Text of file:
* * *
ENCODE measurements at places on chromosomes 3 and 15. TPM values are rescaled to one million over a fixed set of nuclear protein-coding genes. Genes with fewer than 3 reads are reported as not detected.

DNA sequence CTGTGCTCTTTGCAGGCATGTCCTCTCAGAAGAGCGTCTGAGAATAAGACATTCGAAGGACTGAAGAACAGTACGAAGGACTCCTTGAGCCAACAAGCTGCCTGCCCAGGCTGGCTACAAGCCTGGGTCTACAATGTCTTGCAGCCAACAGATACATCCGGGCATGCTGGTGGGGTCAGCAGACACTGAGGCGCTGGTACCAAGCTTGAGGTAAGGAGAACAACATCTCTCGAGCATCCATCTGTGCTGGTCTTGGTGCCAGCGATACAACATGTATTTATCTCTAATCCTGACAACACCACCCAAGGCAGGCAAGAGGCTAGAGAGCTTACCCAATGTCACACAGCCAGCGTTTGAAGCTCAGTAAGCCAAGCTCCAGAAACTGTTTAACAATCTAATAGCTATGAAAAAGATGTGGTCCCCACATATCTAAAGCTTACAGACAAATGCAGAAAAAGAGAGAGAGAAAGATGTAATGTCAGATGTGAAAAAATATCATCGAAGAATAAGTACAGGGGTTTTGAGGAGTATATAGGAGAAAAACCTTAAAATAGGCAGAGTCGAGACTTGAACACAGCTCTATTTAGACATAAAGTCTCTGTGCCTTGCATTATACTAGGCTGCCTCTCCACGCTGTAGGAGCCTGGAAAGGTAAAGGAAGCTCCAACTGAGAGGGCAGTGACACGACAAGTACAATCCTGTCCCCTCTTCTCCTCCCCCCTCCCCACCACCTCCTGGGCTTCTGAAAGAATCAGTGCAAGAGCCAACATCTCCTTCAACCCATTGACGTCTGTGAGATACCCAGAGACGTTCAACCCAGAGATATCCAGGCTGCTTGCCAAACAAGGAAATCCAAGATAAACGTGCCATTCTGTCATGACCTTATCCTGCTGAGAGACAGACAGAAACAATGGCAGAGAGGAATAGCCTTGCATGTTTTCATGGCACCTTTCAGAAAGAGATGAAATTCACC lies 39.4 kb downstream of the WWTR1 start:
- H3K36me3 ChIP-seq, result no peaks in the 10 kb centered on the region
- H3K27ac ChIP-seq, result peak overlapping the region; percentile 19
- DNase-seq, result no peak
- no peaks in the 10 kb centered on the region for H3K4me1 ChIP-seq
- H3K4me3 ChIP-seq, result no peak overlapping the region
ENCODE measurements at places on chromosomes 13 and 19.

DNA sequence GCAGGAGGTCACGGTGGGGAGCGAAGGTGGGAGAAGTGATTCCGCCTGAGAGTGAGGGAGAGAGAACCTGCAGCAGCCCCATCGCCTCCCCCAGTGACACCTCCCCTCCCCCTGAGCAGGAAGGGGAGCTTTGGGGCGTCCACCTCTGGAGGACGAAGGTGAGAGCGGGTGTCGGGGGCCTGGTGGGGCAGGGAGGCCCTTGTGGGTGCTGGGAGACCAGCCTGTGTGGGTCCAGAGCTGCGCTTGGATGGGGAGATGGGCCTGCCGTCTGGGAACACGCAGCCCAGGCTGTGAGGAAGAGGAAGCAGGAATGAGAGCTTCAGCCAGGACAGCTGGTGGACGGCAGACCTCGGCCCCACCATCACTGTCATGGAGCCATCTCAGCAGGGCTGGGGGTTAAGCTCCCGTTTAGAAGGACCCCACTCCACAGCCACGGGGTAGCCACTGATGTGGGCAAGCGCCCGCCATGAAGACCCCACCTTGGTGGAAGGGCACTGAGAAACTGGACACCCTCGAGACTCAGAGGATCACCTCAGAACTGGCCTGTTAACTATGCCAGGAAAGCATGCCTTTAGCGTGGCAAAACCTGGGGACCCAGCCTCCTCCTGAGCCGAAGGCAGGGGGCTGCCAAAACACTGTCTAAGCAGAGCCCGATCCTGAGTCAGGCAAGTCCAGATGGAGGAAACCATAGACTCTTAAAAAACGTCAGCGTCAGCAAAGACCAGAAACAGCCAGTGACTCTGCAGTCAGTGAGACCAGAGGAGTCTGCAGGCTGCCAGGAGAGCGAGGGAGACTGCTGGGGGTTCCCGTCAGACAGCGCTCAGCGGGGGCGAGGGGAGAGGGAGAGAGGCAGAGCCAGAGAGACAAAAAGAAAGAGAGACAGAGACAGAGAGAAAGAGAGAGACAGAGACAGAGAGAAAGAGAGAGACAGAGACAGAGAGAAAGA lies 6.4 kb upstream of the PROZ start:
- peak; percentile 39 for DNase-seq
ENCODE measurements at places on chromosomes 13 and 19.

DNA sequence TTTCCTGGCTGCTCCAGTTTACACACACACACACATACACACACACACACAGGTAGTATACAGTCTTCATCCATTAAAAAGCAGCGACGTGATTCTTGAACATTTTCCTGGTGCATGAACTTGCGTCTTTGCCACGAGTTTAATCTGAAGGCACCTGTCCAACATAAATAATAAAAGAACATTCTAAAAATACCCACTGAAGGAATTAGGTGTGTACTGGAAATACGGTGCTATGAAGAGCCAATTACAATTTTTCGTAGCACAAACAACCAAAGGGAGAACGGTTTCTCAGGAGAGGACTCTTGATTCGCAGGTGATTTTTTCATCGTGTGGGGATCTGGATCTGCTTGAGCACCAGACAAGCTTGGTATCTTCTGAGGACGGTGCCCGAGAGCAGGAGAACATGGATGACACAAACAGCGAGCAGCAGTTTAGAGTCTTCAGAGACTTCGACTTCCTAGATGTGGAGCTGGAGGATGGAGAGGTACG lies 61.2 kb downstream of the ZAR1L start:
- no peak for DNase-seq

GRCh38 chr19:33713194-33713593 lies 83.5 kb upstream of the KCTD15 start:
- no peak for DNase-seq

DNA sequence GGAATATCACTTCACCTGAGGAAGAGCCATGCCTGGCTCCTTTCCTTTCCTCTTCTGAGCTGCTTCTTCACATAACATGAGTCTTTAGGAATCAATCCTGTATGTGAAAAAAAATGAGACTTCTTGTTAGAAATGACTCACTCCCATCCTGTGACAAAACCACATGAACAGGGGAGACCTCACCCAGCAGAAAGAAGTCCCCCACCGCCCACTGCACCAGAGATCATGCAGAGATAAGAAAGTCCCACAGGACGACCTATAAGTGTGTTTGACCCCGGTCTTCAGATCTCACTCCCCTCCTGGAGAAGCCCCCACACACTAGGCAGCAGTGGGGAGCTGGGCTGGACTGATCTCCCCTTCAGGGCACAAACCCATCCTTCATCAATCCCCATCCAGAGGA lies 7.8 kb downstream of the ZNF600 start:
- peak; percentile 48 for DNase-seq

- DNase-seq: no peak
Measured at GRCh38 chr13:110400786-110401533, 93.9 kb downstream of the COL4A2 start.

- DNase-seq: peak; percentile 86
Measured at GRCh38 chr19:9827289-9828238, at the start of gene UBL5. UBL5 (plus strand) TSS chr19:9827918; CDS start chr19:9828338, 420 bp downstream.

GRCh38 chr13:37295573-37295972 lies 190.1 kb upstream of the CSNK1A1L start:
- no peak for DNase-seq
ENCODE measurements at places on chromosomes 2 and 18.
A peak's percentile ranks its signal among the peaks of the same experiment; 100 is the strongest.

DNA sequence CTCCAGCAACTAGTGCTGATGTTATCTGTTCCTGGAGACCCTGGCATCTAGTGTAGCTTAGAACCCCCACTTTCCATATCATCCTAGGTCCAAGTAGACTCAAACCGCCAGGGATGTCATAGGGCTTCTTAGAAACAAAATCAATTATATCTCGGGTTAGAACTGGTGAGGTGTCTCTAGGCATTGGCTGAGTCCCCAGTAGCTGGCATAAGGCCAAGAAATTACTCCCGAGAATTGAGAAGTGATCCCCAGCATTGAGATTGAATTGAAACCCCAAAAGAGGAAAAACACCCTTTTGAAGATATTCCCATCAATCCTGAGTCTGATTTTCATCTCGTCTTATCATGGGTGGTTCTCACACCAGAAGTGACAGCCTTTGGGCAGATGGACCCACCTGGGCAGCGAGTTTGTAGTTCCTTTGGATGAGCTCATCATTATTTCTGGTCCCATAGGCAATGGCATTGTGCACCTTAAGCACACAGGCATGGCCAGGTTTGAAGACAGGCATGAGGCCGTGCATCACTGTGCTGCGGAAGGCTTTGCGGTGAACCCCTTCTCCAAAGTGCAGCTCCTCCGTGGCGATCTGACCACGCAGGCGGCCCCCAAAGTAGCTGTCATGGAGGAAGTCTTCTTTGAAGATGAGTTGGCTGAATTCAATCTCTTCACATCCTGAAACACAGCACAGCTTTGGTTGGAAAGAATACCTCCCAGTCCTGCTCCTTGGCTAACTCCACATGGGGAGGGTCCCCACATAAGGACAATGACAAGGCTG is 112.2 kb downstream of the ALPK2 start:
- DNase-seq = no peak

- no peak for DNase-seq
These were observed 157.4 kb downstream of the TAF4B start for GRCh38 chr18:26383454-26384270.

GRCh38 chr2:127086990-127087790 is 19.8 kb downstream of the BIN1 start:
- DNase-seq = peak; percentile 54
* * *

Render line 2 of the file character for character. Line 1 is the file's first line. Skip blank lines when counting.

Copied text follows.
DNA sequence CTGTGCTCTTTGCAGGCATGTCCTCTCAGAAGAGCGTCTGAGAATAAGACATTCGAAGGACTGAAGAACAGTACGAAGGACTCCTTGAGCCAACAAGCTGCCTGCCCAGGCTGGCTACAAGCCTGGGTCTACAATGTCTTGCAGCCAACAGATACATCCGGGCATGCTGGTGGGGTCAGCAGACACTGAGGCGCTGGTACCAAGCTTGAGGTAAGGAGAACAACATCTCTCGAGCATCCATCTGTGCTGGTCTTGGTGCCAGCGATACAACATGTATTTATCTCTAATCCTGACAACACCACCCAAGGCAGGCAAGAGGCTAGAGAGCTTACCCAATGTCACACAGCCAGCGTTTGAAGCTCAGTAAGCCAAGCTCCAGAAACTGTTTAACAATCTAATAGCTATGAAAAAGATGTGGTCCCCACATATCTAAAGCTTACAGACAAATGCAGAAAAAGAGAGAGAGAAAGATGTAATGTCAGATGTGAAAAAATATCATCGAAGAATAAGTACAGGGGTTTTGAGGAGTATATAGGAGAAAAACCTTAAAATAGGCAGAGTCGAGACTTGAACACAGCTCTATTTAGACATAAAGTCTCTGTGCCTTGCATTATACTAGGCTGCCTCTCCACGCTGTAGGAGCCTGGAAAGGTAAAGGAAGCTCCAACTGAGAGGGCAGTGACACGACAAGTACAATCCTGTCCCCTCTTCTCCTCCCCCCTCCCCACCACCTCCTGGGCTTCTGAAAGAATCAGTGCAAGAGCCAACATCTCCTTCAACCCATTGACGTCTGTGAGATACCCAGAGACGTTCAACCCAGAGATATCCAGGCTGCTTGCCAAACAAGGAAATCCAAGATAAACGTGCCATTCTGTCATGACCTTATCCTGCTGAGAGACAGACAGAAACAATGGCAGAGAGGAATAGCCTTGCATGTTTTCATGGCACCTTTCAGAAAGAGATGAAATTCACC lies 39.4 kb downstream of the WWTR1 start: